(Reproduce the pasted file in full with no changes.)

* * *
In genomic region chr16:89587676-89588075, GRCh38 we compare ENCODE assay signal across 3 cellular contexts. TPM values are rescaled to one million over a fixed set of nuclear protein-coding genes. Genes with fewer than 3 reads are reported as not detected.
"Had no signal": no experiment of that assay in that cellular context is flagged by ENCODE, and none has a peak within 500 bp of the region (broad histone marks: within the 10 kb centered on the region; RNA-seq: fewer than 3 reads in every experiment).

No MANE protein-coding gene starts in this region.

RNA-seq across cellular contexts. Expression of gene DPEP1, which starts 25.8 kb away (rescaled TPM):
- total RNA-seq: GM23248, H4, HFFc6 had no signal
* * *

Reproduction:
In genomic region chr16:89587676-89588075, GRCh38 we compare ENCODE assay signal across 3 cellular contexts. TPM values are rescaled to one million over a fixed set of nuclear protein-coding genes. Genes with fewer than 3 reads are reported as not detected.
"Had no signal": no experiment of that assay in that cellular context is flagged by ENCODE, and none has a peak within 500 bp of the region (broad histone marks: within the 10 kb centered on the region; RNA-seq: fewer than 3 reads in every experiment).

No MANE protein-coding gene starts in this region.

RNA-seq across cellular contexts. Expression of gene DPEP1, which starts 25.8 kb away (rescaled TPM):
- total RNA-seq: GM23248, H4, HFFc6 had no signal